How should we arrange our book collection to best serve the learning needs of our patrons: students and teachers at a secondary 7-12 school? Such a collection most usually consists of non-fiction which is Dewey classified and traditionally arranged by form then Dewey, and fiction arranged by form then alphabetically by author. Should this arrangement be changed to reflect the way bookstores and retailers organise their stock to maximise sales (or in library parlance, usage and loans)? And if we do, can we also cater for that other key purpose of the school library: a learning space where people come to use the resources as part of their learning journey?
Exploration of this question continues my Learning Landscape discussions about how we pre-emptively evolve our library spaces and collections to meet the changing learning needs of our school. It acknowledges conversations and examples within the library world about using arrangements based on bookstore and retail models. This includes BISAC (Book Industry Standards and Communications Subject Headings List) modes of arrangement, and concerns expressed about the consequences of ‘ditching Dewey’. Discussion and examples of school library variations on that theme are particularly referenced. This is placed into the broader context of libraries as providers of a particular type of learning in schools: that which emphasises use of the wisdom of others in the shared and reflective processes by which people build new knowledge.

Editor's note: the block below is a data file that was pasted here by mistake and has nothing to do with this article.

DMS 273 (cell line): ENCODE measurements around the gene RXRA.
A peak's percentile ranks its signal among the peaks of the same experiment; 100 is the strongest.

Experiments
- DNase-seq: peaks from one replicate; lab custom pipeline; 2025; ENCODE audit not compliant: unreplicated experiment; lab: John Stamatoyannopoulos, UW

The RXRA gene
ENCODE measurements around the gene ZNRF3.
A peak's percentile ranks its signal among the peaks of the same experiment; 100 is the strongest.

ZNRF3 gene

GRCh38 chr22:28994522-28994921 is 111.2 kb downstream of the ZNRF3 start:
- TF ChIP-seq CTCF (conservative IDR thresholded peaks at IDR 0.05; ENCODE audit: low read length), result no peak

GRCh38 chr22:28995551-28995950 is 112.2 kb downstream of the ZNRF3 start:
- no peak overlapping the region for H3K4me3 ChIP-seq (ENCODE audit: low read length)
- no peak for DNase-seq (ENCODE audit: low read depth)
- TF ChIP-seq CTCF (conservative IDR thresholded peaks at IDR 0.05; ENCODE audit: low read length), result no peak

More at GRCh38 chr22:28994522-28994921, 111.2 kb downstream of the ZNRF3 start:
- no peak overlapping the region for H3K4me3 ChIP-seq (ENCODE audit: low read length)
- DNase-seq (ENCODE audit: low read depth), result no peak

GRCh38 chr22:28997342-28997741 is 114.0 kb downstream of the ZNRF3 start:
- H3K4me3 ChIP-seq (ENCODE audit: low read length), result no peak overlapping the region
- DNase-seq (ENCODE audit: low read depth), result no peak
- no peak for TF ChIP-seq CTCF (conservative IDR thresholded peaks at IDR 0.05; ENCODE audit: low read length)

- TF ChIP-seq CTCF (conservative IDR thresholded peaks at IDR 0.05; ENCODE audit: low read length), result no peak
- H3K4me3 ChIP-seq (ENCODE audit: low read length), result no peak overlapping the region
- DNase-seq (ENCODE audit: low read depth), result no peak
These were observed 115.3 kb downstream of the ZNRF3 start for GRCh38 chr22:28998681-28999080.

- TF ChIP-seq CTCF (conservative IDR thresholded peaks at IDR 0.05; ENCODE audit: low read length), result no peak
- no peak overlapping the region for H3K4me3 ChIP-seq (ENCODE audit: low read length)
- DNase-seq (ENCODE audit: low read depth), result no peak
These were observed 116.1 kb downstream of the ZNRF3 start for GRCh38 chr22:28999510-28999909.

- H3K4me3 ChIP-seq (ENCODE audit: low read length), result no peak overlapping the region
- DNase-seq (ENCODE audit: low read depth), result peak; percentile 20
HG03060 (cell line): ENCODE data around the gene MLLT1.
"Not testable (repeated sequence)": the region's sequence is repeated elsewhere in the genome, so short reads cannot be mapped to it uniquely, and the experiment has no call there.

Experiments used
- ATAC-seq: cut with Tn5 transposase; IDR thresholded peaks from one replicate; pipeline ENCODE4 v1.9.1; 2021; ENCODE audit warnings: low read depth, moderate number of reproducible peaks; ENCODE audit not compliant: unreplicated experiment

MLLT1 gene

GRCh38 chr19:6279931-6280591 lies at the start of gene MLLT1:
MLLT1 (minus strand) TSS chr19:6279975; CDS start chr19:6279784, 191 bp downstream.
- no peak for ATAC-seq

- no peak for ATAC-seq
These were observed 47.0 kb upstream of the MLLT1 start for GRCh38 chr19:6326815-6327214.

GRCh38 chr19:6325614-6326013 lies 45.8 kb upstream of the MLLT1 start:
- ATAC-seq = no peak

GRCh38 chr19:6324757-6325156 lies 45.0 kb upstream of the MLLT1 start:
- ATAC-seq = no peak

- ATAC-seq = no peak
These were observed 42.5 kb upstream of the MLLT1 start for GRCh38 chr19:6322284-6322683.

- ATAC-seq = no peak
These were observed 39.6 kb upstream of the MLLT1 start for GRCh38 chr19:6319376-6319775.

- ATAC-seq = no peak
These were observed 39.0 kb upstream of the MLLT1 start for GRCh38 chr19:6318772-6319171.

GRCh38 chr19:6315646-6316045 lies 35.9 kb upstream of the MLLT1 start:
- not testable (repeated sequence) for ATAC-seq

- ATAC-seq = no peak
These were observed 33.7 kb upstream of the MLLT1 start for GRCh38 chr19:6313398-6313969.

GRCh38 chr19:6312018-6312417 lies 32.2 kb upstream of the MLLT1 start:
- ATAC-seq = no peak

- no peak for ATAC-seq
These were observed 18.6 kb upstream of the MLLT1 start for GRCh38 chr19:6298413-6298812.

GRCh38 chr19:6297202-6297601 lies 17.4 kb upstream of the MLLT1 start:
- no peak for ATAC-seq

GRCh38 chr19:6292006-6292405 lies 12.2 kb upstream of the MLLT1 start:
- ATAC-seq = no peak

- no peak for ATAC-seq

The genesis comes from exploration of ways of arranging collections in new buildings which seek to cater for changed expectations and uses of the place we call ‘library’ as well as maintain collections of books and community-valued activities such as research, study and reading supported by skilled staff in a digital age.
A curated online collection of reports about new library buildings around the world at National, state and local government levels; at universities, special libraries and schools, shows increasingly a wish to make the idea of a library building meet many needs (Whisken, 2014b). There is a trend to have the building serve as a symbol of progression and future-thinking. Such buildings and their staff can be expected to:
- enable the ongoing, free self-education necessary for a healthy democracy that is provided by free access to information;
- give explicit support and spaces for members of groups disadvantaged by mobility, income, social status, education, skills;
- provide expertise, collections and study areas for students of all ages;
- provide, support and foster digital technology expertise;
- provide services for general community-building;
- and incorporate those additional services appropriate to particular demographics such as advice and co-working ‘nests’ for small business start-ups and freelance specialists.